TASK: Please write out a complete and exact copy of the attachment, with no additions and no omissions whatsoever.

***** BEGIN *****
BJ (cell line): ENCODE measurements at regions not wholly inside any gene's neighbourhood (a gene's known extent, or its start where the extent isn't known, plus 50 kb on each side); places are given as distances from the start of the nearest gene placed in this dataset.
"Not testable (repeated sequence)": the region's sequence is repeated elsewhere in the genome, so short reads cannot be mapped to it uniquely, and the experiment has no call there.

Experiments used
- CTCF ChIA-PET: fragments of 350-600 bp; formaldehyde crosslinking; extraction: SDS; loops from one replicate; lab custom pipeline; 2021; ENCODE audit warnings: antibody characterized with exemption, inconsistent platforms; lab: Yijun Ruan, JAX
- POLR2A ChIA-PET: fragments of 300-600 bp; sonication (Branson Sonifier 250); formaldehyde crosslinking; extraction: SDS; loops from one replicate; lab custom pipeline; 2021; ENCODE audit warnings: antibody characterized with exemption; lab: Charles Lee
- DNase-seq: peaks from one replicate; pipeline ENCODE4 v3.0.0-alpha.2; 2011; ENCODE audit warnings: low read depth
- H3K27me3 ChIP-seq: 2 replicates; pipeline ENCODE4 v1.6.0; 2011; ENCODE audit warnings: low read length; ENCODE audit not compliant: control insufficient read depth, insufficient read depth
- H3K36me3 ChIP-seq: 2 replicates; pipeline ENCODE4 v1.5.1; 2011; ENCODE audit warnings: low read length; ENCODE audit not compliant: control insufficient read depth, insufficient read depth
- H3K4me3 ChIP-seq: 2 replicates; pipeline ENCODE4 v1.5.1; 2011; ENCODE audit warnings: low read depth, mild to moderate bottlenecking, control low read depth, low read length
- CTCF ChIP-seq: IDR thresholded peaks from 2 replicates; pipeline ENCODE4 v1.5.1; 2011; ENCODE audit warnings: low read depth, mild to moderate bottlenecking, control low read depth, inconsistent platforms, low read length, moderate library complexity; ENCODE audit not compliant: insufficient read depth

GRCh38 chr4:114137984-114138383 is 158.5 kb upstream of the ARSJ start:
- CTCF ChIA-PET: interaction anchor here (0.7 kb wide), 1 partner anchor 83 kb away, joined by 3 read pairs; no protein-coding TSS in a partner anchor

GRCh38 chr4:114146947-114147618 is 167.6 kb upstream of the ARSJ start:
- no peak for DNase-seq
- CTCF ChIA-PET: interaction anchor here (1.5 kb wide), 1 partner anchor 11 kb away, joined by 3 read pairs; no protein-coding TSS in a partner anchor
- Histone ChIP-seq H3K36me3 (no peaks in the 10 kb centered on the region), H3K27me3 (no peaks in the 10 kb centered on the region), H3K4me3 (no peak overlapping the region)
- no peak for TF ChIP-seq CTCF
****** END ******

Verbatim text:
BJ (cell line): ENCODE measurements at regions not wholly inside any gene's neighbourhood (a gene's known extent, or its start where the extent isn't known, plus 50 kb on each side); places are given as distances from the start of the nearest gene placed in this dataset.
"Not testable (repeated sequence)": the region's sequence is repeated elsewhere in the genome, so short reads cannot be mapped to it uniquely, and the experiment has no call there.

Experiments used
- CTCF ChIA-PET: fragments of 350-600 bp; formaldehyde crosslinking; extraction: SDS; loops from one replicate; lab custom pipeline; 2021; ENCODE audit warnings: antibody characterized with exemption, inconsistent platforms; lab: Yijun Ruan, JAX
- POLR2A ChIA-PET: fragments of 300-600 bp; sonication (Branson Sonifier 250); formaldehyde crosslinking; extraction: SDS; loops from one replicate; lab custom pipeline; 2021; ENCODE audit warnings: antibody characterized with exemption; lab: Charles Lee
- DNase-seq: peaks from one replicate; pipeline ENCODE4 v3.0.0-alpha.2; 2011; ENCODE audit warnings: low read depth
- H3K27me3 ChIP-seq: 2 replicates; pipeline ENCODE4 v1.6.0; 2011; ENCODE audit warnings: low read length; ENCODE audit not compliant: control insufficient read depth, insufficient read depth
- H3K36me3 ChIP-seq: 2 replicates; pipeline ENCODE4 v1.5.1; 2011; ENCODE audit warnings: low read length; ENCODE audit not compliant: control insufficient read depth, insufficient read depth
- H3K4me3 ChIP-seq: 2 replicates; pipeline ENCODE4 v1.5.1; 2011; ENCODE audit warnings: low read depth, mild to moderate bottlenecking, control low read depth, low read length
- CTCF ChIP-seq: IDR thresholded peaks from 2 replicates; pipeline ENCODE4 v1.5.1; 2011; ENCODE audit warnings: low read depth, mild to moderate bottlenecking, control low read depth, inconsistent platforms, low read length, moderate library complexity; ENCODE audit not compliant: insufficient read depth

GRCh38 chr4:114137984-114138383 is 158.5 kb upstream of the ARSJ start:
- CTCF ChIA-PET: interaction anchor here (0.7 kb wide), 1 partner anchor 83 kb away, joined by 3 read pairs; no protein-coding TSS in a partner anchor

GRCh38 chr4:114146947-114147618 is 167.6 kb upstream of the ARSJ start:
- no peak for DNase-seq
- CTCF ChIA-PET: interaction anchor here (1.5 kb wide), 1 partner anchor 11 kb away, joined by 3 read pairs; no protein-coding TSS in a partner anchor
- Histone ChIP-seq H3K36me3 (no peaks in the 10 kb centered on the region), H3K27me3 (no peaks in the 10 kb centered on the region), H3K4me3 (no peak overlapping the region)
- no peak for TF ChIP-seq CTCF